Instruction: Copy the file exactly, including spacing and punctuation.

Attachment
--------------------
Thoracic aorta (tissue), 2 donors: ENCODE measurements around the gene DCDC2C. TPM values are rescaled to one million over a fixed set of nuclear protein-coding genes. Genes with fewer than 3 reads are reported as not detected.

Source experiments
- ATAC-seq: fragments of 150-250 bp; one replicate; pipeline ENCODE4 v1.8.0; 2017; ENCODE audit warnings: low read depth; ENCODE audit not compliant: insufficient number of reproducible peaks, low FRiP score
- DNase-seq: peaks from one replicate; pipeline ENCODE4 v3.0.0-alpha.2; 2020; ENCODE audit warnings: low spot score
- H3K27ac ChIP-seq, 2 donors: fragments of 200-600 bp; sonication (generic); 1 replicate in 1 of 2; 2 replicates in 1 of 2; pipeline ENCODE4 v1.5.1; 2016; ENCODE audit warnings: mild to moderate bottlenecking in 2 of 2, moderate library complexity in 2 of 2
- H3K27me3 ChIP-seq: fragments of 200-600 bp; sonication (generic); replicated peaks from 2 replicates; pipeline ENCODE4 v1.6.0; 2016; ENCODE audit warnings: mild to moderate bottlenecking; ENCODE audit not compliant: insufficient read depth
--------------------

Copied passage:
Thoracic aorta (tissue), 2 donors: ENCODE measurements around the gene DCDC2C. TPM values are rescaled to one million over a fixed set of nuclear protein-coding genes. Genes with fewer than 3 reads are reported as not detected.

Source experiments
- ATAC-seq: fragments of 150-250 bp; one replicate; pipeline ENCODE4 v1.8.0; 2017; ENCODE audit warnings: low read depth; ENCODE audit not compliant: insufficient number of reproducible peaks, low FRiP score
- DNase-seq: peaks from one replicate; pipeline ENCODE4 v3.0.0-alpha.2; 2020; ENCODE audit warnings: low spot score
- H3K27ac ChIP-seq, 2 donors: fragments of 200-600 bp; sonication (generic); 1 replicate in 1 of 2; 2 replicates in 1 of 2; pipeline ENCODE4 v1.5.1; 2016; ENCODE audit warnings: mild to moderate bottlenecking in 2 of 2, moderate library complexity in 2 of 2
- H3K27me3 ChIP-seq: fragments of 200-600 bp; sonication (generic); replicated peaks from 2 replicates; pipeline ENCODE4 v1.6.0; 2016; ENCODE audit warnings: mild to moderate bottlenecking; ENCODE audit not compliant: insufficient read depth